9 A governmental body, the National Commission on Population and Development, chaired by the Deputy Prime Minister, co-ordinates the implementation of a cross-sectorial action plan on demographic security. The Ministry of Labour, Social Protection and the Family is a leading agency on demographic policy. The National Bureau for Diaspora Relations has developed and implemented a number of programmes aimed at engaging diaspora potential in the economic development of the country. The National Bureau for Migration and Asylum has prepared several decisions adopted by the government facilitating the reintegration of labour migrants in the country. The government has also introduced paternity leave.
10 However, during my mission both international organisations and national non-governmental organisations (NGOs) stressed that the measures taken by the government were insufficient to reverse the negative dynamic of the population development. The assessment of national policies concluded that, even if well-financed and fully implemented, the National Strategy on Demographic Security would not lead to the positive changes required for the population dynamics.Note Moreover, the current education system, in particular vocational training, does not meet the needs of the labour market and should be drastically reformed. The reproductive rights services are very limited in rural areas, which leads to high levels of infertility, health problems and early pregnancies. The problem of the ageing of the Moldovan population also requires an adequate response. The present retirement age of 57 for women and 62 for men greatly limits the potential of the older population’s contribution to the workforce.
11 Another important problem pointed out by international organisations and civil society is a lack of continuity of policies between different governments, which significantly impedes the necessary reform process in the country.

4 Conclusions and recommendations

12 The only remedy to the alarming tendency towards the decline of the Moldovan population would be a governmental strategy of economic improvement accompanied by measures to reverse the fall in population.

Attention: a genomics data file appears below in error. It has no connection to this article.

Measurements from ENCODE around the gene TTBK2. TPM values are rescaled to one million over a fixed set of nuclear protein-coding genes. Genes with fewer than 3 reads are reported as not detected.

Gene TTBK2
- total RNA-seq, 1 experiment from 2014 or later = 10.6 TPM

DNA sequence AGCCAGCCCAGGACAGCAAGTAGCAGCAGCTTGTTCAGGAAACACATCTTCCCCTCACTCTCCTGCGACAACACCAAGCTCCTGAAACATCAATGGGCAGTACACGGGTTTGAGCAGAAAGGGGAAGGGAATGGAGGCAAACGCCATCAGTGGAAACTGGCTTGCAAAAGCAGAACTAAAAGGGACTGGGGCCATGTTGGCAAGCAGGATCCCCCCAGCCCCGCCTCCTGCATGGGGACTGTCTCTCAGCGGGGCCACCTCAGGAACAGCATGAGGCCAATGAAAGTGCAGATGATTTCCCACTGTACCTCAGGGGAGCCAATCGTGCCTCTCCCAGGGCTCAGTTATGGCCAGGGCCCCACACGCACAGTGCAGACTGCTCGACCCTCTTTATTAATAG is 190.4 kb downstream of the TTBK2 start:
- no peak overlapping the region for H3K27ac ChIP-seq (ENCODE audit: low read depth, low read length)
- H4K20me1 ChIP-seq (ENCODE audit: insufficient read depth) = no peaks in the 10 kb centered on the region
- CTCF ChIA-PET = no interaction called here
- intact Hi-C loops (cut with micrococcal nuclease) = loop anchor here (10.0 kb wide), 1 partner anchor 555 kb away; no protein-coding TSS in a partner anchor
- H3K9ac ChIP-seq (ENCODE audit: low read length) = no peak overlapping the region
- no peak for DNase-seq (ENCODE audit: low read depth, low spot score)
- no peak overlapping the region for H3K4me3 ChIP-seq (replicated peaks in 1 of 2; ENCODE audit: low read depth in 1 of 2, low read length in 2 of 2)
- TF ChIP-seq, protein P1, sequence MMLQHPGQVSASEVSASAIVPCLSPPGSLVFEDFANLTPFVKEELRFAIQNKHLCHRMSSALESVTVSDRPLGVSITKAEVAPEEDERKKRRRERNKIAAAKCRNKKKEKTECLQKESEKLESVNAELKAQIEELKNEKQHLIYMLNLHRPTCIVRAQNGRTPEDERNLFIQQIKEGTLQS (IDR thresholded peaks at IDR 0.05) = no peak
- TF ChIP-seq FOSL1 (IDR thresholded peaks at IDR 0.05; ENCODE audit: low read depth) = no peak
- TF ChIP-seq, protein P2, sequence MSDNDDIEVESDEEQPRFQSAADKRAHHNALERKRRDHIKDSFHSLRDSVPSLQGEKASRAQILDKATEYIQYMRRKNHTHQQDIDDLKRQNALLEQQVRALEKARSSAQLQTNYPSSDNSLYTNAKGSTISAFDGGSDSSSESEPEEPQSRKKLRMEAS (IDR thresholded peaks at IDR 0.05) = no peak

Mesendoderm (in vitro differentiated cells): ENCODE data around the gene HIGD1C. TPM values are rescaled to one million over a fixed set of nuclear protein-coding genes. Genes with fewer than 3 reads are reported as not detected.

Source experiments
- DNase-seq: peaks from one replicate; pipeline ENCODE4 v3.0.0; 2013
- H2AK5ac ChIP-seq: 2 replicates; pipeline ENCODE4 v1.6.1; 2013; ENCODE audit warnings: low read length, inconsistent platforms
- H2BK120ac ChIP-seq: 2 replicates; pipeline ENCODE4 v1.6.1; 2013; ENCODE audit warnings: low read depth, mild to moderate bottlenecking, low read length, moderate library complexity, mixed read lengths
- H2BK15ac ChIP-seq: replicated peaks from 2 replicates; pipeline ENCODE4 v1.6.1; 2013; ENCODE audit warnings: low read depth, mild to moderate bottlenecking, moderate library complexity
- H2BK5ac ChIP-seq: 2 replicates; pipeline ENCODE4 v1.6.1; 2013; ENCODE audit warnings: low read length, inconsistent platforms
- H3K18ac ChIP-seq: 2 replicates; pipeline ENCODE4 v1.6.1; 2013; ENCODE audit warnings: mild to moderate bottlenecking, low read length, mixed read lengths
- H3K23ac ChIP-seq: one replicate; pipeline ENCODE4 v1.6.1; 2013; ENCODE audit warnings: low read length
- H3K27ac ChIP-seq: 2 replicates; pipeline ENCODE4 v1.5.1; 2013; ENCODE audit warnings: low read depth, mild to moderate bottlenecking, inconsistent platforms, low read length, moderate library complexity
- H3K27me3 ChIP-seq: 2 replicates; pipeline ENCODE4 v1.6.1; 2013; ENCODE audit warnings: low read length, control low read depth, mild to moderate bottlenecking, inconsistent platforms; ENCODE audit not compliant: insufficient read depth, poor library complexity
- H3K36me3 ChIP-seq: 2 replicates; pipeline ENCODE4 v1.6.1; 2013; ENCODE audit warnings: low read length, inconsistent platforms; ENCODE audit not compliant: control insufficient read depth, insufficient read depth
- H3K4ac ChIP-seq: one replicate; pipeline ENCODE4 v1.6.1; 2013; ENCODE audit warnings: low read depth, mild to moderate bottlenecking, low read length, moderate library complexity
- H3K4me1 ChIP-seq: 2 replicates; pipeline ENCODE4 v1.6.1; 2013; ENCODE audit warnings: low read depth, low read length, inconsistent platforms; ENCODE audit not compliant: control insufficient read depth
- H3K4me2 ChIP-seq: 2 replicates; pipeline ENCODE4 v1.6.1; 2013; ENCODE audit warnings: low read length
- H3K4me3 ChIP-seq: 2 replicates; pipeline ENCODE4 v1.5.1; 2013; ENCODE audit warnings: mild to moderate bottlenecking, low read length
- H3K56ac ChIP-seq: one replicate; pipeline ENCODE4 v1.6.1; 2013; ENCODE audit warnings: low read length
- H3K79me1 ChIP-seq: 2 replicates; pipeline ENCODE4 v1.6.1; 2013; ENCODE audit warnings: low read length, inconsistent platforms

13 This would imply structural changes in the economy, with an emphasis on the development of the agricultural sector and rural areas, where 60% of the population lives.
14 The concrete measures for improving the demographic situation in the Republic of Moldova should include an increase in accessibility to reproductive health services, especially in rural areas; improvement of primary health-care services; revision of the maternity leave system; revision of the pension age and promoting life-long learning; reduction of the mortality rate by improving health services for the elderly. The National Programme on Demographic Security needs to be revised to address the key demographic challenges: low fertility, demographic ageing, relative low life expectancy and significant migration.
15 To reduce emigration and the ageing of the workforce, the Republic of Moldova should invest in the younger generations by reforming the vocational training system, supporting youth initiatives and promoting small businesses and creating jobs for young people. Special support should be provided to vulnerable families, including children who have been left behind.
16 Territorial reform is also needed to optimise local governance structures and reduce unnecessary expenses. The government should also provide adequate financial resources for the implementation of the above-mentioned action plans and support the work of NGOs.
17 Finally, I completely agree with the conclusions of the donors and NGOs interviewed that bad governance, corruption and the lack of a fair justice system are the main factors which hamper economic development, prevent international investments in the country and lead to a huge exodus of the population. The Government of the Republic of Moldova has a difficult task before it to link the social development of the country to economic growth, while at the same time trying to restrain security threats posed by the foreign presence in its territory.